Tuesday, January 31, 2006

Read: "German Infantry Weapons 1939-45" by Terry Gander

German Infantry Weapons 1939-45 by Terry Gander

Good book. Lots gun information but also information about design, development, and requirements versus wartime realities. German Infantry Weapons perfectly complements Gander's other book Allied Infantry Weapons of World War Two.

The Germans are famed for their advanced weapons development but I'm amazed how many captured enemy weapons were pressed into service, especially in '44 and later. The many uses of enemy rifles, handguns, artillery, etc. highlight how the krauts would never win the war's battle for industrial output. As Gander writes, "Enough [Lee-Enfield rifles] were left behind by the British Expeditionary Force for entire German divisions based in France to employ them as their standard rifle".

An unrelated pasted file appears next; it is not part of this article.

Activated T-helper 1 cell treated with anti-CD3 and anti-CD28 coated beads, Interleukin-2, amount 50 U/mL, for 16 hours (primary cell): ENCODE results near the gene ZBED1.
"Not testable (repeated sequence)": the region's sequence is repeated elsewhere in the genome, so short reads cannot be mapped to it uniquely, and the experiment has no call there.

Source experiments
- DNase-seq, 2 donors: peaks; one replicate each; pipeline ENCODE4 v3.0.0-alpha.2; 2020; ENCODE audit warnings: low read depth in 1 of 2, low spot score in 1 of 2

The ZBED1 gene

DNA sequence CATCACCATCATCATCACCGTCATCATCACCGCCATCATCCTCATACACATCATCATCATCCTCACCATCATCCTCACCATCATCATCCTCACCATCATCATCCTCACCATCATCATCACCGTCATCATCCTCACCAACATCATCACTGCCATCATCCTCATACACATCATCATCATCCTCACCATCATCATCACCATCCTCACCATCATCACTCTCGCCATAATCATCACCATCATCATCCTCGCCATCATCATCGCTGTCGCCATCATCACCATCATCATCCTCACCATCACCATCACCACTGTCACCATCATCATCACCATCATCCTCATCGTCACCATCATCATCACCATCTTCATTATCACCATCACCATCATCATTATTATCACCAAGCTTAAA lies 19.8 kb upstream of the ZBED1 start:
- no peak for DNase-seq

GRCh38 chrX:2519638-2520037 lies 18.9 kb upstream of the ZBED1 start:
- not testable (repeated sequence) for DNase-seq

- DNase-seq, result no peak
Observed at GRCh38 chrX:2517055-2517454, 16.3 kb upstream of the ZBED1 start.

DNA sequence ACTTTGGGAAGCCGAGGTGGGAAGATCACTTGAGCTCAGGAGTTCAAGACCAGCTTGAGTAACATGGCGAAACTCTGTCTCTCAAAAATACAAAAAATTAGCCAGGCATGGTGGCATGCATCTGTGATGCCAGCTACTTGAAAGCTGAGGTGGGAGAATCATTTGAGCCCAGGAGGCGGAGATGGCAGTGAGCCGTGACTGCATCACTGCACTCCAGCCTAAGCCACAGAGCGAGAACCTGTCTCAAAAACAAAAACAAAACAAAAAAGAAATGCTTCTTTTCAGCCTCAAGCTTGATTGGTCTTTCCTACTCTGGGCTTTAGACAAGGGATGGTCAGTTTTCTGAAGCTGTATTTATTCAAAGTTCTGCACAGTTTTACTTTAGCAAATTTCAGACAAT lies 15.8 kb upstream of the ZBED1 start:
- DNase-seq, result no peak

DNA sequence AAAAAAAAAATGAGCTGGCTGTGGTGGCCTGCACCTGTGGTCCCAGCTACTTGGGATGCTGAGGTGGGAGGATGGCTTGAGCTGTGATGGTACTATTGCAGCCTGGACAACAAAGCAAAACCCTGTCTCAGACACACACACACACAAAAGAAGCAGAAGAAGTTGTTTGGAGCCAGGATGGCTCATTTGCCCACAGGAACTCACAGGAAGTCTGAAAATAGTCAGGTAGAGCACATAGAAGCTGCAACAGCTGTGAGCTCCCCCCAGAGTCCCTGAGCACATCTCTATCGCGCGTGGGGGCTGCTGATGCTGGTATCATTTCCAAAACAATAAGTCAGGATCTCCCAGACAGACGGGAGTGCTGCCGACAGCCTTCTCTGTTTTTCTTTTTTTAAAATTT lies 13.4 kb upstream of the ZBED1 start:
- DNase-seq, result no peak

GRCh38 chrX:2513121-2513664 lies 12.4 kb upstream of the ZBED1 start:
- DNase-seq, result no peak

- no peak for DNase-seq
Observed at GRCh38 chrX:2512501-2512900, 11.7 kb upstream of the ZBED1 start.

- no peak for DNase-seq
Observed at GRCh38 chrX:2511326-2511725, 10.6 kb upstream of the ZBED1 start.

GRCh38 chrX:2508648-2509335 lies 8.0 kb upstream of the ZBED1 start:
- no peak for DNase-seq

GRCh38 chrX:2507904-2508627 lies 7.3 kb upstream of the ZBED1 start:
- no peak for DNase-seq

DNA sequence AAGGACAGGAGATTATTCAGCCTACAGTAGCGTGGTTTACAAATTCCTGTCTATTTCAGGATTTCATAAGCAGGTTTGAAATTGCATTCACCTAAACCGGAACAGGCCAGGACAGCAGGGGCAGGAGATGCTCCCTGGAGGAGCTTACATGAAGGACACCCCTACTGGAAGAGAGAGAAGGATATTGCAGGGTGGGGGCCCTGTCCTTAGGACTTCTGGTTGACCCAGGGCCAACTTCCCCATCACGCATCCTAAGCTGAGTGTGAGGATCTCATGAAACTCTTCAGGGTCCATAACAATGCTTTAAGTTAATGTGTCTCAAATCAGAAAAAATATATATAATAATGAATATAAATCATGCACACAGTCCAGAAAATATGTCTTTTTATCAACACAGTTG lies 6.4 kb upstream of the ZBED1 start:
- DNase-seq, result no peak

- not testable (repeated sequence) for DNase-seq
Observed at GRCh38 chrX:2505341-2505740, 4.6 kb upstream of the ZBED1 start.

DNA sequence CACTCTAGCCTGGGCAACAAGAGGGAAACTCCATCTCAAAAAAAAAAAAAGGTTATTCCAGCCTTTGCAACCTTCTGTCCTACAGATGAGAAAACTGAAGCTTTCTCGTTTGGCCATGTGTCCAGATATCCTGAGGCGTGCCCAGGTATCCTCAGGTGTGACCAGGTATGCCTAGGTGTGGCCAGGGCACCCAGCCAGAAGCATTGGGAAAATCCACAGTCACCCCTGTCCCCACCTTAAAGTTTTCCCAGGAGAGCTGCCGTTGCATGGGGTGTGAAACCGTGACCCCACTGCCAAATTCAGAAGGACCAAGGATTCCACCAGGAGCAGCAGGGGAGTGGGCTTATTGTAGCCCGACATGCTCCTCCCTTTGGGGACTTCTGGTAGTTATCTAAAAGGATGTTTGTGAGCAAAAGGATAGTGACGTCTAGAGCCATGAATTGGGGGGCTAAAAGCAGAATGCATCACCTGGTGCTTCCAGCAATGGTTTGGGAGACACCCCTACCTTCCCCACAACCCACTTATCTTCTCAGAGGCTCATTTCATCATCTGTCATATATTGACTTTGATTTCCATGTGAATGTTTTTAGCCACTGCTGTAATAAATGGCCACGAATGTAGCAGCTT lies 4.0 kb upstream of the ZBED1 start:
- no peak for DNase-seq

Gander mentions in Allied Weapons how all the armies would constantly need their weapons replaced. The U.S. had the output to supply ourselves and assist the Limeys and Canucks at the same time. Never mind the ungrateful Russians (to be fair, it's difficult to be grateful with a few million friends and relatives laying around dead).

Development information - including rejected designs - is neat to read about. Seeing how designs were decided on and the politics behind those decisions.

Did not have time to read all the way through this but it is a great book. Came from Waupun PL.

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